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Study links pesticides and pregnancies with increased risk of autism
June 23, 2014 08:00 AM - ClickGreen Staff, ClickGreen
Pregnant women who lived in close proximity to fields and farms where chemical pesticides were applied experienced a two-thirds increased risk of having a child with autism spectrum disorder or other developmental delay, according to a new study. The research discovered the associations were even stronger when the exposures occurred during the second and third trimesters of the women's pregnancies.
Nasa Prepares To Launch First Satellite Dedicated To Measuring CO2 Levels
June 13, 2014 04:49 PM - Click Green Boston Newsdesk, ClickGreen
NASA's first spacecraft dedicated to measuring carbon dioxide levels in Earth’s atmosphere is in final preparations for a July 1 launch from Vandenberg Air Force Base, California. The Orbiting Carbon Observatory-2 (OCO-2) mission will provide a more complete, global picture of the human and natural sources of carbon dioxide, as well as their "sinks," the natural ocean and land processes by which carbon dioxide is pulled out of Earth’s atmosphere and stored.
Nuevos gases artificiales descubiertos en la atmósfera
June 5, 2014 08:47 AM - ClickGreen Staff, ClickGreen
Científicos de la Universidad de East Anglia han descubierto dos nuevos clorofluorocarbonos (CFC) y un nuevo hidroclorofluorocarbonos (HCFC) en la atmósfera. La investigación, publicada hoy, parte del descubrimiento de otros cuatro gases artificiales por el mismo equipo en marzo.
New man-made gases discovered in atmosphere
June 4, 2014 08:13 AM - ClickGreen Staff, ClickGreen
Scientists at the University of East Anglia have found two new chlorofluorocarbons (CFCs) and one new hydrochlorofluorocarbon (HCFC) in the atmosphere. The research, published today, comes after another four man-made gases were discovered by the same team in March. Scientists made the discovery by comparing today’s air samples with air collected between 1978 and 2012 in unpolluted Tasmania, and samples taken during aircraft flights.
Hurricanes with female names result in greater death toll
June 3, 2014 07:49 AM - ClickGreen Staff, ClickGreen
Hurricanes with feminine names are likely to cause nearly three times as many deaths than storms with masculine names after new research found girl names are perceived as less threatening. A new University of Illinois study is warning to watch out for hurricanes with benign-sounding names like Dolly, Fay or Hanna because people in the path of these severe storms may take fewer protective measure, leaving them more vulnerable to harm.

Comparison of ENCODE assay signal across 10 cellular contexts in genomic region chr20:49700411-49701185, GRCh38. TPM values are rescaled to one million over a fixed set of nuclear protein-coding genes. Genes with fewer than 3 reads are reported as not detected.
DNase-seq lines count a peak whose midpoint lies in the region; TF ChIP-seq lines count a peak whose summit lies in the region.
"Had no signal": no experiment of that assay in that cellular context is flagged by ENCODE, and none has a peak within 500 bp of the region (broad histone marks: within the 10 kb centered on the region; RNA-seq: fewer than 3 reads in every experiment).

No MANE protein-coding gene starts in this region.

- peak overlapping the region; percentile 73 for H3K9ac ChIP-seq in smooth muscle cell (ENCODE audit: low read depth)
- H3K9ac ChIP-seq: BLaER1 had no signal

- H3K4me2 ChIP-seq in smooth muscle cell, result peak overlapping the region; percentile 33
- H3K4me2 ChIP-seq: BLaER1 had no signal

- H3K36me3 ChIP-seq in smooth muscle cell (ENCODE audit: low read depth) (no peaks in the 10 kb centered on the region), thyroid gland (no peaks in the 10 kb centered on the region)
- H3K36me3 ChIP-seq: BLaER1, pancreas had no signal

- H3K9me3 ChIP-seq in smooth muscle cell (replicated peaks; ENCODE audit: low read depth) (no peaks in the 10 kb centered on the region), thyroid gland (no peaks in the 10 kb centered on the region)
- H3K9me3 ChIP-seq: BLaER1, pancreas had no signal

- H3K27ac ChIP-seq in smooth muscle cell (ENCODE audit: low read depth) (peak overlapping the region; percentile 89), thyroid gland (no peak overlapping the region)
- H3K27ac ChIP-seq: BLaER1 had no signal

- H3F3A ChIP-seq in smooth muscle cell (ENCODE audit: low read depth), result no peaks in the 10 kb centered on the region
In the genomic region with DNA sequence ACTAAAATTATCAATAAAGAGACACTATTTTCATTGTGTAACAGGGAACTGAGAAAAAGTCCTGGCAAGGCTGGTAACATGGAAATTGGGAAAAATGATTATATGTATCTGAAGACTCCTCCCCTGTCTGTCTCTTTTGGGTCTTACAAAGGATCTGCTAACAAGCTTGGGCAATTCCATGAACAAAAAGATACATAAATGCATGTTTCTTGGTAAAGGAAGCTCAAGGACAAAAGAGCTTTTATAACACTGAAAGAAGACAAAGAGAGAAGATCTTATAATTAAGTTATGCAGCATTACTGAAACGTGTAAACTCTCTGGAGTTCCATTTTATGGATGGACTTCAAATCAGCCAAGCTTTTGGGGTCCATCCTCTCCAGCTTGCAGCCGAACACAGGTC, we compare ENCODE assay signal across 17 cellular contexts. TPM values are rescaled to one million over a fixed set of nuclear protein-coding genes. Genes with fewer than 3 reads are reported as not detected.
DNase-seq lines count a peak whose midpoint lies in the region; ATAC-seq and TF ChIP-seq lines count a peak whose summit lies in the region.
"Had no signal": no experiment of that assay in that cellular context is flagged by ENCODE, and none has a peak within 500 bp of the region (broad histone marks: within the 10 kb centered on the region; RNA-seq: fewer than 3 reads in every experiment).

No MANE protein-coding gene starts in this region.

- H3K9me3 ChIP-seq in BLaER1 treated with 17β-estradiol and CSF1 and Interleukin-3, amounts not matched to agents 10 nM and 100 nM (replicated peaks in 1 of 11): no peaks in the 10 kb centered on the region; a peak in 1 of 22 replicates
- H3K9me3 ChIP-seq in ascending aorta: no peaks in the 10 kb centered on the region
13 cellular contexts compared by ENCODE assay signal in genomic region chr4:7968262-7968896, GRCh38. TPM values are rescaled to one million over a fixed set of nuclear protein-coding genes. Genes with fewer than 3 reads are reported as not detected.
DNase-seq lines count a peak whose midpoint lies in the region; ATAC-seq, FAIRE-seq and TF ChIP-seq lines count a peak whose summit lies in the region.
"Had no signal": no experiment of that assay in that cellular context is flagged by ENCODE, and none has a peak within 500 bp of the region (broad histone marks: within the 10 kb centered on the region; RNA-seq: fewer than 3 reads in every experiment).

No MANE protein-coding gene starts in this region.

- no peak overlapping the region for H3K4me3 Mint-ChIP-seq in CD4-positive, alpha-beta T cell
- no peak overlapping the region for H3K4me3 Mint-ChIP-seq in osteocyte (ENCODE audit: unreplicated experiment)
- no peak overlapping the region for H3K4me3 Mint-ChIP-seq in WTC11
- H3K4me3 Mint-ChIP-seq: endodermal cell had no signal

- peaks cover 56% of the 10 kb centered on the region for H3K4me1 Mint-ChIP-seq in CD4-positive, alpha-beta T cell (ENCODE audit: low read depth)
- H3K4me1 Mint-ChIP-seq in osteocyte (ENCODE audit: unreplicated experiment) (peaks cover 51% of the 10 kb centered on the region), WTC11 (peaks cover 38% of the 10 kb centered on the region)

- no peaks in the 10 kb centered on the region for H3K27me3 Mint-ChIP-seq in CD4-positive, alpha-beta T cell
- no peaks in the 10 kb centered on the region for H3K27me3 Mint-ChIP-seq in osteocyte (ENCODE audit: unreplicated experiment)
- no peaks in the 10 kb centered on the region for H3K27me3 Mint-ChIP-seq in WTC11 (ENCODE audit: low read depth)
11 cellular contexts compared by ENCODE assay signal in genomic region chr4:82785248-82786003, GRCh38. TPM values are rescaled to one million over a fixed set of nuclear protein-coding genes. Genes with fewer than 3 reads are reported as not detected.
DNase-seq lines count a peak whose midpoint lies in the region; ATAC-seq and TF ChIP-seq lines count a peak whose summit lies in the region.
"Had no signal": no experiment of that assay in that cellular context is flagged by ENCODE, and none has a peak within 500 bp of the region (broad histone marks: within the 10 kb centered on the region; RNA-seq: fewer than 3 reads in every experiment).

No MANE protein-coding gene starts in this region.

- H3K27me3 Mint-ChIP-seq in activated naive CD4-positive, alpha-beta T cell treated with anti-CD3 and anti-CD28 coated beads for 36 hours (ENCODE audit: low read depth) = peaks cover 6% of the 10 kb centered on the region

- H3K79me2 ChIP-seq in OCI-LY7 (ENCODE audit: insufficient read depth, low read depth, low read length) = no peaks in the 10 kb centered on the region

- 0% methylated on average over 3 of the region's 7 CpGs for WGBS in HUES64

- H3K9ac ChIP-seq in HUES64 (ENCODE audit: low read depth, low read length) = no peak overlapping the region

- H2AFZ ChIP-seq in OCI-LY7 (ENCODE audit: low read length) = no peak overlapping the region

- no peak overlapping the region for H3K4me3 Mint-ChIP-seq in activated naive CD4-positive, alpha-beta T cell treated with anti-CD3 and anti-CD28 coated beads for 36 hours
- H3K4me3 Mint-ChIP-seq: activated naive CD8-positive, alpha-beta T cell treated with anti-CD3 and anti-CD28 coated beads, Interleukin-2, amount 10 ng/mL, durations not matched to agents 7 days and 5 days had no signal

Reducing emissions to combat climate change
June 2, 2014 08:22 AM - ClickGreen Staff, ClickGreen
Climate engineering is unlikely to provide an effective or practical solution to slowing global warming, according to a new study. Reducing the release of carbon remains the only likely answer to tackling climate change ahead of fanciful projects such as positioning giant mirrors in space to reduce the amount of sunlight being trapped in the earth's atmosphere or seeding clouds to reduce the amount of light entering earth's atmosphere.
Reglamentación para reducir emisiones de carbono también reduce contaminación del aire.
June 2, 2014 08:05 AM - ClickGreen Staff, ClickGreen
Ajustar fuertemente las normas para las emisiones de carbono que alteran el clima de las centrales eléctricas proporcionaría la ventaja añadida de reducir otros contaminantes del aire que pueden enfermar a las personas y dañar el medio ambiente.
Airport pollution worse than the freeways in LA?
May 30, 2014 07:44 AM - Click Green Staff, ClickGreen
A new study has found that heavy airplane traffic contributes to even more pollution to the skies above Los Angeles than the city’s congested freeways. And the research results, published in the ACS journal Environmental Science & Technology, revealed the effect continues for up to 10 miles away.
Rules to cut carbon emissions also reduce harmful air pollution
May 28, 2014 08:58 AM - ClickGreen Staff, ClickGreen
Setting strong standards for climate-changing carbon emissions from power stations would provide the added bonus of reducing other air pollutants that can make people sick and damage the environment. A first-of-its-kind study released today by scientists at Syracuse University and Harvard has mapped the potential environmental and human health benefits of power plant carbon standards and found potential for reductions of more than 750 thousand tons of other harmful air pollutants across the US.
Eagles facing threat from diclofenac
May 27, 2014 08:02 AM - ClickGreen Staff, ClickGreen
Just months after the news that the vulture-killing drug diclofenac had been licensed for veterinary use in Europe, two groundbreaking scientific studies have revealed that a greater diversity of birds of prey, including the golden eagle, are also susceptible to its effects. These findings strengthen the case for banning veterinary diclofenac across Europe and for strengthening bans and enforcement of bans in South Asia to stop the illegal misuse of human diclofenac to treat livestock.